Hendrik Christian Andersen House Museum
The former home of an Italian artist is now a shrine to his ambitious works.
Breathe deep the the atmosphere of early 1900’s Rome by visiting the house-museum of this american neoclassical artist.
Born in Bergen, Norway, and emigrating to the United States just one year later, Hendrik C. Andersen’s life was a complex and interesting display of the times of change between the romantic era and the modern times.
After a long study tour through Europe along with his senior brother Andreas, Andersen settled in Rome in 1896 where he lived for over forty years. During his artistic career, Anderson went through different disciplines like painting, sculpture, urbanism, and architecture. He met many other artists with which he collaborated and he also held a very close, intensely emotional relationship with writer Henry James. It was by the end of 1925 that Villa Helene, his elegant mansion, (now museum) was finally realized under his supervision and design. The exterior architecture features precious liberty-style frames, mouldings, and decorations partly inspired by John Ruskin’s philosophy and even more by neoclassical archetypes. The interior is also highly decorated and features two big laboratories/ateliers on the ground level as well as living spaces on the first and second floor.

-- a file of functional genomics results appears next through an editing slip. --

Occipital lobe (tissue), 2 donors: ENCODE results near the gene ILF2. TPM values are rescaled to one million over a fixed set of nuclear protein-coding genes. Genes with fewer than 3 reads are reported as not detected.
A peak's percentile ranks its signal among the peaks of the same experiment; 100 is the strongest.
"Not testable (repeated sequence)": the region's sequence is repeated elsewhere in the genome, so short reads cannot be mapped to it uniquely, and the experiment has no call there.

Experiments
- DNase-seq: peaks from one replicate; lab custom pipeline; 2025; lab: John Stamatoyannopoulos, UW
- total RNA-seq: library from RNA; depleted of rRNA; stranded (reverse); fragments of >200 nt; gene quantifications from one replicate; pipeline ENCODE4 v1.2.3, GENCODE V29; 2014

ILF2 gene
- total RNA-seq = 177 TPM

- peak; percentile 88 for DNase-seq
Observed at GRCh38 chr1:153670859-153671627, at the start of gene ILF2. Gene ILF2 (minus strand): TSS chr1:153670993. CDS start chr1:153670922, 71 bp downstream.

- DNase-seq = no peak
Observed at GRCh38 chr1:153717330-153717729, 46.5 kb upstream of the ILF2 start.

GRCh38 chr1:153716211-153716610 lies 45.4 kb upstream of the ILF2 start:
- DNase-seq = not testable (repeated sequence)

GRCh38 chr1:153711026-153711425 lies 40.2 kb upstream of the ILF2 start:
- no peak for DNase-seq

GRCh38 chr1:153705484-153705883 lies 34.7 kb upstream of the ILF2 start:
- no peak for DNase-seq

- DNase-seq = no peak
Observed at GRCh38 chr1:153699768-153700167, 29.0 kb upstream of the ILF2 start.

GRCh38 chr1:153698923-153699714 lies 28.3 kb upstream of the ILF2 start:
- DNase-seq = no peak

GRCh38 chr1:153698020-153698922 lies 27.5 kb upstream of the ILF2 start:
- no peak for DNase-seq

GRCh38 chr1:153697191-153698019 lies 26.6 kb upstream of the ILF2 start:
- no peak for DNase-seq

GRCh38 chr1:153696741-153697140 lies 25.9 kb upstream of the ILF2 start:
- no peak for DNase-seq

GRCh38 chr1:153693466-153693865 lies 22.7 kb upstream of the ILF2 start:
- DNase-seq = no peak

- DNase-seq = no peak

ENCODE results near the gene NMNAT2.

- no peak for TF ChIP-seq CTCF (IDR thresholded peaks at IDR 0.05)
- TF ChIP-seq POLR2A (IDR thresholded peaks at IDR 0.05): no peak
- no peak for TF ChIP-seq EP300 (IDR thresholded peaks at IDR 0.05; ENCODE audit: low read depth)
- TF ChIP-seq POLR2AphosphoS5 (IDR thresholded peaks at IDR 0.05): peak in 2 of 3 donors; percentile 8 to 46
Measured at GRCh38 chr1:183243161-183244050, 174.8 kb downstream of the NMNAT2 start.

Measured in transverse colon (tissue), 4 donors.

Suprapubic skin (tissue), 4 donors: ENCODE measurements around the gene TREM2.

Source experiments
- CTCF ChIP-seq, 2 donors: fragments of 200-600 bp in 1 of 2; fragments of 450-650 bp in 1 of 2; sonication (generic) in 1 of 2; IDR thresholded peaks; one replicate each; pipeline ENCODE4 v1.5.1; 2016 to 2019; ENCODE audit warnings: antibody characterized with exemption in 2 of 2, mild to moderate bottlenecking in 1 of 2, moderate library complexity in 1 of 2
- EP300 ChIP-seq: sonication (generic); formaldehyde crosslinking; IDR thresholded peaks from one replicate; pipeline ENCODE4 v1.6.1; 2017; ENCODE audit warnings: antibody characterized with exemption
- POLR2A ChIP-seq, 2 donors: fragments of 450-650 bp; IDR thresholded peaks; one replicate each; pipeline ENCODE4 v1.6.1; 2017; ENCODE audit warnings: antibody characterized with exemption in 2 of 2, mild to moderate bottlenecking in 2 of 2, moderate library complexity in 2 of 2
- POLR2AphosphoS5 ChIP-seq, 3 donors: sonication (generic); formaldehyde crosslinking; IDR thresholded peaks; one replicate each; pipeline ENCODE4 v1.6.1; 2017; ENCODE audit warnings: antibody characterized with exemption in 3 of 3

When Hendrik died in 1940, he left the house to the Italian Government, but Villa Helene became a museum only in 1999. The ateliers are now filled with a complete overview of his work. His distinctive, highly monumental, neoclassical sculptures are on display along with displays of his urban plans, including a world center for communication, as well as his personal tools and some of his original wardrobe. The upper levels often host exhibits from other artists, but when they don’t, the beautiful original furniture is replaced in the large living room.
Visiting the Hendrik Christian Andersen Museum is not only an opportunity to explore the life of a wealthy artist, but guests are also given a glimpse of the artistic ferment of a city which leaned towards the future at the beginning of the 20th century.
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